Centennial shelves Olstan

CENTENNIAL Coal will not go ahead with its proposed Olstan auger project in New South Wales after costs blew out due to changes in the mine design to meet statutory and company environmental and community standards.
Centennial shelves Olstan Centennial shelves Olstan Centennial shelves Olstan Centennial shelves Olstan Centennial shelves Olstan

Centennial Coal's Newstan operation.

Angie Tomlinson

“Centennial and its consultants have been conducting technical studies to ensure that the project would comply with both the statutory environmental standards and our own company standards,” Centennial external affairs manager Katie Brassil said.

“As studies have progressed there have been a number of concessions to the mine design in order to address potentially unacceptable impacts on the environment and community. These changes have increased both capital and operating costs and the project is no longer viable.”

Centennial announced the withdrawal of its project application on Friday.

In April this year, Centennial lodged the project application for Olstan, including a preliminary environmental assessment, with the Department of Planning.

The mine, located in the southern area of the now-closed Newstan mining lease, was to be a small-scale, auger-mining project recovering less than 1.5 million tonnes per annum of remnant coal over three years.

Centennial said the onus was on the company, as project proponent, to demonstrate, using scientifically based evidence and fact, both the benefits to and impact a proposal might have on the local community.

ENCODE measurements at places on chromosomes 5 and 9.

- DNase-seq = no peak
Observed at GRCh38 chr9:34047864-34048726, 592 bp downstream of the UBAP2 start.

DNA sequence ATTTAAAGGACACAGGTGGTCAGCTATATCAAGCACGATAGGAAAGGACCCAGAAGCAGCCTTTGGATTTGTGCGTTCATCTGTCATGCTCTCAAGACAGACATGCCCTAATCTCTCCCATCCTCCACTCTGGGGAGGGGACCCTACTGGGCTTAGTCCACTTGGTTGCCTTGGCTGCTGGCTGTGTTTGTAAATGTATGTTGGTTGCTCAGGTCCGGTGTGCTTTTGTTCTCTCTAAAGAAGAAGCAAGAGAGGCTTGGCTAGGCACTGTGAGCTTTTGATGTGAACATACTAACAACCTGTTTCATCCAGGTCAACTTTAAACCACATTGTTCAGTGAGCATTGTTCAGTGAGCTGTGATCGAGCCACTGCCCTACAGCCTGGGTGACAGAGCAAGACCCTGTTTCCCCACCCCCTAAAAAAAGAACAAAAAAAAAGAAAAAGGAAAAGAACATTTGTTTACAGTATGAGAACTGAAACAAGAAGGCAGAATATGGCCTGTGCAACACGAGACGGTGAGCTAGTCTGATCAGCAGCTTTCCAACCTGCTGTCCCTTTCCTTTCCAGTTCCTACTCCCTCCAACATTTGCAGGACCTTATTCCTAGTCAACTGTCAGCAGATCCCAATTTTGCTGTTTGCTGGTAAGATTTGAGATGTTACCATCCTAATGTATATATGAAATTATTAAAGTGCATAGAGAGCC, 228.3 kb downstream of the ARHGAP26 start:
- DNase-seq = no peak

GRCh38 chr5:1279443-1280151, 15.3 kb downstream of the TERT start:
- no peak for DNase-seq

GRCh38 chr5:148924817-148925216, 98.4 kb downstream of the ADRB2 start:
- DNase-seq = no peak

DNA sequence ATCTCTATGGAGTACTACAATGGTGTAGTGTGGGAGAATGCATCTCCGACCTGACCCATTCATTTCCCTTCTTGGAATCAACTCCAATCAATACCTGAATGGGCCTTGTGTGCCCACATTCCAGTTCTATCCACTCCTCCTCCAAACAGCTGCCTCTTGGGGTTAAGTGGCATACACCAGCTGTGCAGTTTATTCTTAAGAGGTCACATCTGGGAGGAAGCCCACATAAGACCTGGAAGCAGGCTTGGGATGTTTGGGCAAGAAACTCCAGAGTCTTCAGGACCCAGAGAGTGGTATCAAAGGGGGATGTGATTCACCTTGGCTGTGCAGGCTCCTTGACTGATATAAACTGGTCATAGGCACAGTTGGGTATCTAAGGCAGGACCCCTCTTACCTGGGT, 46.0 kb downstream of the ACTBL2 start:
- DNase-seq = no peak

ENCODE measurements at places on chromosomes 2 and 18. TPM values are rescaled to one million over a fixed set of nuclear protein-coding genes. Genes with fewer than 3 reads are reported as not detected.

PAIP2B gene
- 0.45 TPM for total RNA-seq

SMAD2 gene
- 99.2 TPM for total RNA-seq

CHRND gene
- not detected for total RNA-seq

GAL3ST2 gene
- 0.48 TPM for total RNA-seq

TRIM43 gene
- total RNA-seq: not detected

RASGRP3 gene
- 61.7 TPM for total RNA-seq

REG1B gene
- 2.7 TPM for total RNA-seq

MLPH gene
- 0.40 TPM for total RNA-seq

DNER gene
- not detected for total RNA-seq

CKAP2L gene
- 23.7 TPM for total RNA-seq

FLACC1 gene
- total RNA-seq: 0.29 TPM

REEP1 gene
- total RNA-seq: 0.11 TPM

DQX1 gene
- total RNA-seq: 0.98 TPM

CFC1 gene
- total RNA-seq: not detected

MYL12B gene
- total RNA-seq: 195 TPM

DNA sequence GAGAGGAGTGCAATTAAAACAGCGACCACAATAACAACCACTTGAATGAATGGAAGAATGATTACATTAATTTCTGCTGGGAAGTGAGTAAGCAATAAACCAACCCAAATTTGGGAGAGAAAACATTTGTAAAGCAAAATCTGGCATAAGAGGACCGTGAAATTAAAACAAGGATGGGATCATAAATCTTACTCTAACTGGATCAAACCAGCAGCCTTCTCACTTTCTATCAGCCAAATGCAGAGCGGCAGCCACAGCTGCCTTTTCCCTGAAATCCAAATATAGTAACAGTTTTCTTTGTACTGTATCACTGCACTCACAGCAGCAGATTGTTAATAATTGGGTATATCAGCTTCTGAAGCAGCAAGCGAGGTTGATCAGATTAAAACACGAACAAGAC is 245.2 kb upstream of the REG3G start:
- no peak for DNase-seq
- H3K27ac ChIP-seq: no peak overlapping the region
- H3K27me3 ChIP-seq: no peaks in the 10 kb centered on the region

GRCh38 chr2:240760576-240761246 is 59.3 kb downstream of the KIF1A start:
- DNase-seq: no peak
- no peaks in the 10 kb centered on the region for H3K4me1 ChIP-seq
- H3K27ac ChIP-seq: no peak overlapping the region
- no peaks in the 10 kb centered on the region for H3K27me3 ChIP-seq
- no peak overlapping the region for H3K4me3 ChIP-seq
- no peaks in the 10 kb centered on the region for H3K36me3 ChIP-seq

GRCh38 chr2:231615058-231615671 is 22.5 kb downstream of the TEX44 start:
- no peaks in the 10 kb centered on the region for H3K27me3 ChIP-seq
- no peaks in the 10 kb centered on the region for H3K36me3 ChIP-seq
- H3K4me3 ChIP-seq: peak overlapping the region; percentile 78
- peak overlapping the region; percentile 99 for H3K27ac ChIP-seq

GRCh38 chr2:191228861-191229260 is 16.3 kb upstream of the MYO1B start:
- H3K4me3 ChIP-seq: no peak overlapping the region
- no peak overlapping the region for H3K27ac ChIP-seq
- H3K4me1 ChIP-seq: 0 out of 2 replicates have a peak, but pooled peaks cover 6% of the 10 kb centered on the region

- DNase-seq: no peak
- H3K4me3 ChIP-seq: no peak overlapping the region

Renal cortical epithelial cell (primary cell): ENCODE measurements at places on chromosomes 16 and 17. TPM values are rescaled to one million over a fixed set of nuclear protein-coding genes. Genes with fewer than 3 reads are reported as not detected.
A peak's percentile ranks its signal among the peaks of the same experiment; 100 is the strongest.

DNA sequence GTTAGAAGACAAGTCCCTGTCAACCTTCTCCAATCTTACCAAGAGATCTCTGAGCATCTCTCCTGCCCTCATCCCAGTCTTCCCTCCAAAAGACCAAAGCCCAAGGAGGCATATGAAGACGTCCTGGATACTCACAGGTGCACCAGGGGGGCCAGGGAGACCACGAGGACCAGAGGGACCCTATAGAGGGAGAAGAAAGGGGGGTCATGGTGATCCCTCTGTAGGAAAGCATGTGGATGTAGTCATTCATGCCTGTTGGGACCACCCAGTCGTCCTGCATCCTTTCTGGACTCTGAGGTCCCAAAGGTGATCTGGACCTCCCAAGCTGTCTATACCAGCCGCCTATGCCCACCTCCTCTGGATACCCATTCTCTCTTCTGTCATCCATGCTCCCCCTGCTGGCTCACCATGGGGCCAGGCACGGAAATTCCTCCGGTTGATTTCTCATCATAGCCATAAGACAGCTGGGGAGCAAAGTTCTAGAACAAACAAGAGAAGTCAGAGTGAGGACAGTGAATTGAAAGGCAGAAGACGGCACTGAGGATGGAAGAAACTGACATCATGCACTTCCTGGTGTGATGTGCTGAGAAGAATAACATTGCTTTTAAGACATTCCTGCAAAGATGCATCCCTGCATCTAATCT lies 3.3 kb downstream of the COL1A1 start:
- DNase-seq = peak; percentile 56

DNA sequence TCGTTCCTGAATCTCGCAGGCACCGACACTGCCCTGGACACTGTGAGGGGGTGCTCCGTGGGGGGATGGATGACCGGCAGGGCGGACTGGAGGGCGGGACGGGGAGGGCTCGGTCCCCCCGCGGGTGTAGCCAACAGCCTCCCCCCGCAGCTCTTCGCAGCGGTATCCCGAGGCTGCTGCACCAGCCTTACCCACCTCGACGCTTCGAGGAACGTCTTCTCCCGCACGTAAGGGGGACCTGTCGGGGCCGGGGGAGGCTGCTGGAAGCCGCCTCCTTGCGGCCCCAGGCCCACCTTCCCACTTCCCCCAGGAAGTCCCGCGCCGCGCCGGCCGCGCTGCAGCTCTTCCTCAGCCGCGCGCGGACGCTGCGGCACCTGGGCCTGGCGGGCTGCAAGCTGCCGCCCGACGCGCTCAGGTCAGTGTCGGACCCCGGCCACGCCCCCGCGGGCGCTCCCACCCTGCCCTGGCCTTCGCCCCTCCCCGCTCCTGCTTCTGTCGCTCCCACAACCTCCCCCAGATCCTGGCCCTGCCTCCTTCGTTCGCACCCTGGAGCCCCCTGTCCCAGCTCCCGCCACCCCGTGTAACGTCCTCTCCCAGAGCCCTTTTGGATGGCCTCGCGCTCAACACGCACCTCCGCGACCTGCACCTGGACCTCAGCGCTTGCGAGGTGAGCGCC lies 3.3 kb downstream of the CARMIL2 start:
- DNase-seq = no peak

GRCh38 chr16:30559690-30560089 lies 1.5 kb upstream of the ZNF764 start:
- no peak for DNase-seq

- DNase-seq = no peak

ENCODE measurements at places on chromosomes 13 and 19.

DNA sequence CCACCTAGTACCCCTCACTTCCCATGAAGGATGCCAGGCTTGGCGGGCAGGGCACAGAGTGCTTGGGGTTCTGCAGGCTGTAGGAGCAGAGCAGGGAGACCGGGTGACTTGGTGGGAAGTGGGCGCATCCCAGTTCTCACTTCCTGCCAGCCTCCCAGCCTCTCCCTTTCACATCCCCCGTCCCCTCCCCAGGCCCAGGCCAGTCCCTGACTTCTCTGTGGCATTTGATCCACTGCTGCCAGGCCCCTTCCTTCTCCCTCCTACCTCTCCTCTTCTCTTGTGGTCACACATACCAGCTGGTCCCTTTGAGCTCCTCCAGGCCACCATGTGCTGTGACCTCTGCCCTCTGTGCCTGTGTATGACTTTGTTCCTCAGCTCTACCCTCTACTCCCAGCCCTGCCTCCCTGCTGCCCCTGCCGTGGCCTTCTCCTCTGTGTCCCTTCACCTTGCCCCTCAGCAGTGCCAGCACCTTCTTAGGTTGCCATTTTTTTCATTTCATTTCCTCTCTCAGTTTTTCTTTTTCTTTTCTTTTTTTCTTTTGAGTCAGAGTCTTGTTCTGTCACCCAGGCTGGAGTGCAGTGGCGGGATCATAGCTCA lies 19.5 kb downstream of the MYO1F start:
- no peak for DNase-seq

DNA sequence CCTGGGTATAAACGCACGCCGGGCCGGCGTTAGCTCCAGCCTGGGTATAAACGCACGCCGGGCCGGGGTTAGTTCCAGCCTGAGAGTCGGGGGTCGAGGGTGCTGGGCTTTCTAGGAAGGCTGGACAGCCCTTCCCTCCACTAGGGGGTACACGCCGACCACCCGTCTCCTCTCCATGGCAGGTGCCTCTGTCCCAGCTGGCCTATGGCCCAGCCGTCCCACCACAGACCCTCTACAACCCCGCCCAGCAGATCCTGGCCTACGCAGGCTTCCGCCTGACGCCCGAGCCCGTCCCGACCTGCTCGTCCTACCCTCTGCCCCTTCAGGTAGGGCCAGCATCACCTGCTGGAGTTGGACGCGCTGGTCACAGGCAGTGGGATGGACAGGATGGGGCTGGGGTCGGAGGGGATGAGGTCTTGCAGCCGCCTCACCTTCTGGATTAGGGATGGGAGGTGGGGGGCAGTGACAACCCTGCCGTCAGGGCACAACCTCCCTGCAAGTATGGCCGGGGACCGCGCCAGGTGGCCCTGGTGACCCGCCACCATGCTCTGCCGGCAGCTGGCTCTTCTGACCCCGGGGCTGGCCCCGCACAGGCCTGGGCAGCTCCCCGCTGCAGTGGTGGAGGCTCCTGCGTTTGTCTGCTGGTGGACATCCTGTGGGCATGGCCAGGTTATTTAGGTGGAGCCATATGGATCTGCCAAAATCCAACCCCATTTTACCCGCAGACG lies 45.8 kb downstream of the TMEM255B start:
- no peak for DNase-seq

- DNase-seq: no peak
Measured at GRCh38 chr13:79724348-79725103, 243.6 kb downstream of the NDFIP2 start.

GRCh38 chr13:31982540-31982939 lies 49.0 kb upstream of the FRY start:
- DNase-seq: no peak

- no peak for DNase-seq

"Therefore, Centennial has been progressively working on the range of technical studies required to compile the final comprehensive environmental assessment for the project. The assessment process also requires concurrent community consultation while finalising the technical studies to ensure informed and balanced decision-making on the project,” the company said.

“Centennial has followed the government’s rules and processes, and while the proposed project has garnered opposition, Centennial has remained focused on the planning and assessment process and the facts, and this is the basis for our decision to withdraw the project application,”

Brassil said.

Since announcing the project, Centennial has been met with opposition from parts of the Lake Macquarie community, with debate on whether the underground auger process – where access pits would need to be excavated to establish a highwall – could be considered an open cut.

Fears have also been raised on fine dust that could be generated by the proposed operation.

Olstan was intended to supply coal to fill Centennial’s current contracts with local power stations; however, with its withdrawal, the company is now investigating other options to address any potential shortfall.

Options may include increasing production at an existing operation or sourcing coal from another location.

Centennial said its long-term future in the Lake Macquarie area remained with its existing operations and the Awaba East and Mandalong South underground projects.

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